I saw this film too last Friday, having never seen it before. I thought the spider walk was the most frightening scene in the movie. As for why the scene was deleted, Roger Ebert adds his 2 cents to the mix… (taken from his movie review at the Chicago Sun-Times site.)

I’m not sure I completely agree. True, the scene by itself doesn’t add to the plot in any way, but the sheer terror of the scene is reason enough to leave it, I think.

Pretty impressive analysis there, KKB, and I’m reminded of the old joke about not being able to spell “analysis” without “anal.” {insert smiley here}

I read somewhere…NY TIMES, probably…that Blatty wanted the scene at the end to show that By golly, everything is back to normal. “Back to work, back to the job,” Kinderman says. Not to mention reprising the “Do you like movies?” joke that was vaguely irritating the first time around.

So, I wasn’t kidding, I’d never seen the movie before…how DOES the original release end? Father Damian goes out the window, The End?

Thanks for the link, vandal. I just had my question answered by the Fat Boy himself.

So, in the original, Dyer keeps Karras’s St. Joseph medal?

Uke, the original release ends just after Chris MacNeil stops the limo to give the medallion to Father Dyer. Dyer takes it from her, the limo drives off. Dyer takes a look up at Regan’s window, looks down the stairs wistfully, fade to black, credits.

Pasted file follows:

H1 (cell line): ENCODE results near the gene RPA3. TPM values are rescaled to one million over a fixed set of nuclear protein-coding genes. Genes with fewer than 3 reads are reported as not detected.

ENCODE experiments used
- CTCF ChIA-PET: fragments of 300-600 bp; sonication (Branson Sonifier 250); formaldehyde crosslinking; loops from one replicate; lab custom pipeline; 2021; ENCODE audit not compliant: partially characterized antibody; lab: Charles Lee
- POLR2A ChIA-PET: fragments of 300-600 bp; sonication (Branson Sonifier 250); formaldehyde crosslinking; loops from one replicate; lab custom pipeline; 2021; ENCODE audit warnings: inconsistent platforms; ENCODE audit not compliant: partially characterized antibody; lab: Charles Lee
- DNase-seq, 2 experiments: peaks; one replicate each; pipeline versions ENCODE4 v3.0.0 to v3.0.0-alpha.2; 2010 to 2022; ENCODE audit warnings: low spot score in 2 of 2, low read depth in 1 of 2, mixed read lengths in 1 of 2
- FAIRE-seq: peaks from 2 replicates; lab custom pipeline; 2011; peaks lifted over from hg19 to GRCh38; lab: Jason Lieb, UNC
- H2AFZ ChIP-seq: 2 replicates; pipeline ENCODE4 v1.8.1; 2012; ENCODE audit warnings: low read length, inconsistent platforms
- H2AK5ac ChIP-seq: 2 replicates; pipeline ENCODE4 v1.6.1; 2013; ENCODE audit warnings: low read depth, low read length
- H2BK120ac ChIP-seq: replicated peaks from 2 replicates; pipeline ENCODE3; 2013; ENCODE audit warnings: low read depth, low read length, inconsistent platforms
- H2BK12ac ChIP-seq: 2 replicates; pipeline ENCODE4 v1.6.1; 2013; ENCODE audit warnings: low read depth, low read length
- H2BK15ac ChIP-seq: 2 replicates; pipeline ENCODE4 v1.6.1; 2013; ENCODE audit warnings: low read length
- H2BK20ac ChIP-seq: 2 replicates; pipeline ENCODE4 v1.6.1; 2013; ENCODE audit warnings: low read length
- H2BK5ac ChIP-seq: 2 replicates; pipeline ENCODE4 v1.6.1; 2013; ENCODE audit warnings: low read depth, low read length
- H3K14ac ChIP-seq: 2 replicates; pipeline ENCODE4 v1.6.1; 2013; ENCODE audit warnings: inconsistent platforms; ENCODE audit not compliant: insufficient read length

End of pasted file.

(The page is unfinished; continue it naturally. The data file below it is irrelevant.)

I never really liked the Dyer/Kinderman ending in the book or the movie, although their relationship is a little more interesting in Blatty’s “official” sequel, Legion (filmed as Exorcist III).

As far as the spider-walk scene, according to the commentary and the Blatty/Friedkin interview on the DVD, they cut it for two reasons. One, the special effects work wasn’t what they had hoped; and two, they felt it was too much, dramatically, on top of Chris just having learned that Burke was dead.

Okay, I just picked up Fangoria #197, and this is what it has to say about the spider-walk:

The Fangoria article features discussion by William Peter Blatty and William Friedkin, and gives background as to why certain scenes were cut and why they were restored. Apparently, Blatty wasn’t thrilled with Friedkin’s 1973 cut, but as Friedkin says in the article, “I know that’s what I said before [about the cuts], and all I can tell you is that I meant it when I said it, but things have changed…”

As for the new ending,

People took KIDS to see The Exorcist??? KIDS!!! You know, the worlds been going to hell in a handbasket ever since Madonna redid American Pie, I tell ya.

I still haven’t seen The Exorcist because I think it will be too scary, and I’m 29!

I would love to see it. I’ve heard a lot of people talk about it over the years, but the only movies that truly terrify me are the demon/supernatural kind of movies. Even cheesey ones get me pretty jittery.

Maybe when the remake comes out on video, I’ll work up the courage to watch it in the comfort of my own home, complete with a pillow to cover my eyes with…